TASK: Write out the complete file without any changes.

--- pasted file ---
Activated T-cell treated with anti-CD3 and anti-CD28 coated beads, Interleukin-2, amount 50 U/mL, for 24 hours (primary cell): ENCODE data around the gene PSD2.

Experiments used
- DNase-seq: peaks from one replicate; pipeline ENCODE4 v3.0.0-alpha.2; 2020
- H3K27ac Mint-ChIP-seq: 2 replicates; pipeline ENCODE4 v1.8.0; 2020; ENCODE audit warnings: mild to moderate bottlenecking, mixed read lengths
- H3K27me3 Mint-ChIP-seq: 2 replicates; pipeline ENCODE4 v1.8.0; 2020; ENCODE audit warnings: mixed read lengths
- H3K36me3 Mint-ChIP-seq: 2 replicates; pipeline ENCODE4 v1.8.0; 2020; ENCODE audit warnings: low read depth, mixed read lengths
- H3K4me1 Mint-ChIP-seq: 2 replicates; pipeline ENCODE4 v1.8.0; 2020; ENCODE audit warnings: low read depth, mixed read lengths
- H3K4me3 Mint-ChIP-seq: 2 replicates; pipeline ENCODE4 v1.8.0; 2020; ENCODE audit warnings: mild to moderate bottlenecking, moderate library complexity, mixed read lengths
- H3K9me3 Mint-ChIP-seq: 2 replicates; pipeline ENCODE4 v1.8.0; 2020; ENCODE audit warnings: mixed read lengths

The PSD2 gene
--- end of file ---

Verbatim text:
Activated T-cell treated with anti-CD3 and anti-CD28 coated beads, Interleukin-2, amount 50 U/mL, for 24 hours (primary cell): ENCODE data around the gene PSD2.

Experiments used
- DNase-seq: peaks from one replicate; pipeline ENCODE4 v3.0.0-alpha.2; 2020
- H3K27ac Mint-ChIP-seq: 2 replicates; pipeline ENCODE4 v1.8.0; 2020; ENCODE audit warnings: mild to moderate bottlenecking, mixed read lengths
- H3K27me3 Mint-ChIP-seq: 2 replicates; pipeline ENCODE4 v1.8.0; 2020; ENCODE audit warnings: mixed read lengths
- H3K36me3 Mint-ChIP-seq: 2 replicates; pipeline ENCODE4 v1.8.0; 2020; ENCODE audit warnings: low read depth, mixed read lengths
- H3K4me1 Mint-ChIP-seq: 2 replicates; pipeline ENCODE4 v1.8.0; 2020; ENCODE audit warnings: low read depth, mixed read lengths
- H3K4me3 Mint-ChIP-seq: 2 replicates; pipeline ENCODE4 v1.8.0; 2020; ENCODE audit warnings: mild to moderate bottlenecking, moderate library complexity, mixed read lengths
- H3K9me3 Mint-ChIP-seq: 2 replicates; pipeline ENCODE4 v1.8.0; 2020; ENCODE audit warnings: mixed read lengths

The PSD2 gene